Agranulocytosis Can Kill – Dangerous Side Effect of Psychiatric Drugs

by | Mar 15, 2011

What is agranulocytosis? “Agranulocytosis is a condition that results from failure of an individual’s bone marrow to produce a sufficient quantity of white blood cells, or increased destruction of the white blood cells. As a result, the white blood cell count will be low. Acquired agranulocytosis occurs most often as a result of medications or treatments.” 1


Agranulocytosis is an extremely dangerous side effect that may result from the use of certain antipsychotic drugs and anti-depressants.


According to the National Institutes of Health, “Psychiatric medications cause side effects in several organ systems that need emergency evaluation and treatment.”


Serious cardiovascular, neurological, genitourinary are listed in this NIH article, “…and the serious hematological side effect of agranulocytosis.” 2


The above National Institute of Health article describes the drugs that may most likely cause the worst and most dangerous side effects, including that of agranulocytosis:


“Individual psychiatric drug classes most notorious for causing side effects with high morbidity and mortality are low potency neuroleptics,[anti-psychotic drugs] clozapine, [used in treating schizophrenia] tertiary tricyclics,[antidepressants] monoamine oxidase inhibitors, [antidepressant]) and lithium [used to treat the manic phase of depression].”


How dangerous is agranulocytosis?  The following is taken from an emedicine article, on WebMD: 3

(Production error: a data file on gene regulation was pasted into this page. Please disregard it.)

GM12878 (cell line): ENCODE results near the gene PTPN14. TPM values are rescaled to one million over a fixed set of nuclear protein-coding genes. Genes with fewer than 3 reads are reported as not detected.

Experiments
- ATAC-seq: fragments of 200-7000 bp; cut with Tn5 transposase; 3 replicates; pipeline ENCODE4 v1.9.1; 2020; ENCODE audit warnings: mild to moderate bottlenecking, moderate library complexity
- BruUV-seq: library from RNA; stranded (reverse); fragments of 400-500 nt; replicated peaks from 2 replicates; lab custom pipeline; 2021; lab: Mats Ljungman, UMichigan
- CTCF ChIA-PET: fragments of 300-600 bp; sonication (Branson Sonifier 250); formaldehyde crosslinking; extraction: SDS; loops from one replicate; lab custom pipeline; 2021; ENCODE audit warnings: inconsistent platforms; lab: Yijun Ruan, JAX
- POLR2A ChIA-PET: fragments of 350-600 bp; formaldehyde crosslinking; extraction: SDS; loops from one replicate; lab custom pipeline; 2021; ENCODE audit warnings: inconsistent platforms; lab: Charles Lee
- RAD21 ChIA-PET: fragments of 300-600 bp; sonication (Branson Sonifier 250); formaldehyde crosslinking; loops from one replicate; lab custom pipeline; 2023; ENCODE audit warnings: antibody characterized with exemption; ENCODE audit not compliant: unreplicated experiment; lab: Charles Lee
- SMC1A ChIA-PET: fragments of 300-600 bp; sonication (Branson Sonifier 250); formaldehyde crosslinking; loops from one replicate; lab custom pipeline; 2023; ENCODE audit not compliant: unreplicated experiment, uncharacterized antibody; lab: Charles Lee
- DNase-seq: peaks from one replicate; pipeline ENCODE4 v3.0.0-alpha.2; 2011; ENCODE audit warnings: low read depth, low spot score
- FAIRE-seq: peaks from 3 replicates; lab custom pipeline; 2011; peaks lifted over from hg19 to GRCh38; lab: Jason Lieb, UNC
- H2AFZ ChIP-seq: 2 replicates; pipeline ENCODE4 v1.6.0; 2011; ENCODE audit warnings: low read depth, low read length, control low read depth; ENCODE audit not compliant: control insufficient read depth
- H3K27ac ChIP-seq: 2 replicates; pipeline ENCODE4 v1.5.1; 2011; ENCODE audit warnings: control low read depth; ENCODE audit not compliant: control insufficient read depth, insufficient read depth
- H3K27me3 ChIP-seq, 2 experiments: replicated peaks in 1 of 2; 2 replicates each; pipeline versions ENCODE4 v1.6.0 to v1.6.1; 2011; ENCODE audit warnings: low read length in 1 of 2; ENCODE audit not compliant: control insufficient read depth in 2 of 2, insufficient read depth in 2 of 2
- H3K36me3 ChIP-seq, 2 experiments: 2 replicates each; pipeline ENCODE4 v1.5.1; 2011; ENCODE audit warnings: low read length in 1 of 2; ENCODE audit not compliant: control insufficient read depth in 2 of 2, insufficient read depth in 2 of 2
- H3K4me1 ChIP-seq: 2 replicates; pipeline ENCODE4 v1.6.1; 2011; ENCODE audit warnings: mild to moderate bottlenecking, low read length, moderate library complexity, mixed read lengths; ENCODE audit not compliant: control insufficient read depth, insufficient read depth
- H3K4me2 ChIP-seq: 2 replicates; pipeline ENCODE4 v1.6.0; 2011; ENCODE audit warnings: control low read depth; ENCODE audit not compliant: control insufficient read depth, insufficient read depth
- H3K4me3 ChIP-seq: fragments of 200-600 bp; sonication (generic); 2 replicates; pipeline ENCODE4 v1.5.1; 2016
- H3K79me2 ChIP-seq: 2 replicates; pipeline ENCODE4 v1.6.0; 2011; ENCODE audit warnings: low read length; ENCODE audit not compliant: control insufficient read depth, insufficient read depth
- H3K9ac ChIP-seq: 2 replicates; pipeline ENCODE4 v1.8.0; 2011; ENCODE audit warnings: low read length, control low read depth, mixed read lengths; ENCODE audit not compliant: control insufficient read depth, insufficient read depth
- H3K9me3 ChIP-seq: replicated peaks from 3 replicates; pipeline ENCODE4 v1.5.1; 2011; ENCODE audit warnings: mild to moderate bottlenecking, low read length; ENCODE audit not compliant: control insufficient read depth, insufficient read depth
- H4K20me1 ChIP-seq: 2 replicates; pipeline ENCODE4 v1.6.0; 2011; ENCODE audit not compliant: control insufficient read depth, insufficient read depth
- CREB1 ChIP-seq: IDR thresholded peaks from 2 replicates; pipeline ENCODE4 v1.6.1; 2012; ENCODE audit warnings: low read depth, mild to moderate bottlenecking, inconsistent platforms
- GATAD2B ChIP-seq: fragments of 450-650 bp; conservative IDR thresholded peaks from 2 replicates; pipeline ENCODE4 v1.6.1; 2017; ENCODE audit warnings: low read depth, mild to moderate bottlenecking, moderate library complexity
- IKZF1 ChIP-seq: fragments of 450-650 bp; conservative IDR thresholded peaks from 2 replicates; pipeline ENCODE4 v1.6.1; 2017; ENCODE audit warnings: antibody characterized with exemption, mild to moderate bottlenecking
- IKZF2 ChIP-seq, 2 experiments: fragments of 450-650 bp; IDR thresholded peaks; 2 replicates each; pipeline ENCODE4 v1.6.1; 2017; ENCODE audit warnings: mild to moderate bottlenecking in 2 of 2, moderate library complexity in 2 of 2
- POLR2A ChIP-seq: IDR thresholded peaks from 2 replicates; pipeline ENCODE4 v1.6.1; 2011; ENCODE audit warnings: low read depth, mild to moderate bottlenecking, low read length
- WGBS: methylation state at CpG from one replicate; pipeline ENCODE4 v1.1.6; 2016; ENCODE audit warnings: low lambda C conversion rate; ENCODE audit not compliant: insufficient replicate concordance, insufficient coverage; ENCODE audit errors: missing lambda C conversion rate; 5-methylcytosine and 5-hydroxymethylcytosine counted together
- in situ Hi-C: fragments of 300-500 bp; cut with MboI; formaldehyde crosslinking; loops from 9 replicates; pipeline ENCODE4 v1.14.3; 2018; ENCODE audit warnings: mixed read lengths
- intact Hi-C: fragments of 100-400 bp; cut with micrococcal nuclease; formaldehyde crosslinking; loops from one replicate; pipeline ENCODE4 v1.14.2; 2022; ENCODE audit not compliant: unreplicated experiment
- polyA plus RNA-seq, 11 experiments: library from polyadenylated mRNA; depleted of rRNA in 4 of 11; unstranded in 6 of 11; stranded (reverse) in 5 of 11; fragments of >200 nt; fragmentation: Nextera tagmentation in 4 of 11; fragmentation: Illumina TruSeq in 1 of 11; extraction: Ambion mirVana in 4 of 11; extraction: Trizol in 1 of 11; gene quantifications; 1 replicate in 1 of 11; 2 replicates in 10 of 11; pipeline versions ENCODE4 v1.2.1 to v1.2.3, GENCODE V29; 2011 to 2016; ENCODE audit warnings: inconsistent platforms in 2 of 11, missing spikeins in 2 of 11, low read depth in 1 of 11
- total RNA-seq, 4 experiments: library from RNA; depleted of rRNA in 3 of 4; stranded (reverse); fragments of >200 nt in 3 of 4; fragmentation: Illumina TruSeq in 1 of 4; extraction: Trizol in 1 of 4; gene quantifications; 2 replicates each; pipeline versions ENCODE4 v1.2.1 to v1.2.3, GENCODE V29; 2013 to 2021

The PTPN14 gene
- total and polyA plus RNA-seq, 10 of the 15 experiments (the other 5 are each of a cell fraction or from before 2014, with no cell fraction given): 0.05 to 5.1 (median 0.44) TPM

• “If agranulocytosis is untreated, the risk of dying is high. Death results from uncontrolled sepsis.
  • If the condition can be reversed with treatment, the risk of dying is low. Antibiotic and antifungal medications can cure the infection if the ANC [white blood cells that contain tiny sacs of enzymes that help the cell to kill and digest microorganisms it has engulfed] rises.
  • Morbidity is entirely due to infections that complicate agranulocytosis. The infections may be superficial, involving mainly the oral mucosa, gums, skin, and sinuses, or they may be systemic [spread throughout the bloodstream], with life-threatening septicemia.


“The emedicine article presents the following symptoms of agranulocytosis:


  • Fever may be present (temperature often 40 º C or higher).
  • Rapid pulse and respiration may be evident.
  • Hypotension and signs of septic shock if infection has been present
  • Painful aphthous ulcers [ulcerations on the mucous membranes] may be found in the oral cavity.
  • Swollen and tender gums may be present.
  • Usually, purulent [pus] discharge is not present, because not enough neutrophils [type of white blood cells] exist to form pus.
  • Skin infections are associated with painful swelling, but erythema [abnormal redness of the skin resulting from dilation of blood vessels] and suppuration [festering] are usually absent.”


Is there a non-toxic, safe and effective way to conquer depression?


MSN Health online recently gave some common sense advice:


“When we get depressed or anxious, experts may recommend medication and/or therapy. But a newly emerging school of thought suggests that a simple, age-old principle may be part of both the prevention and the cure: Help others to help yourself.”



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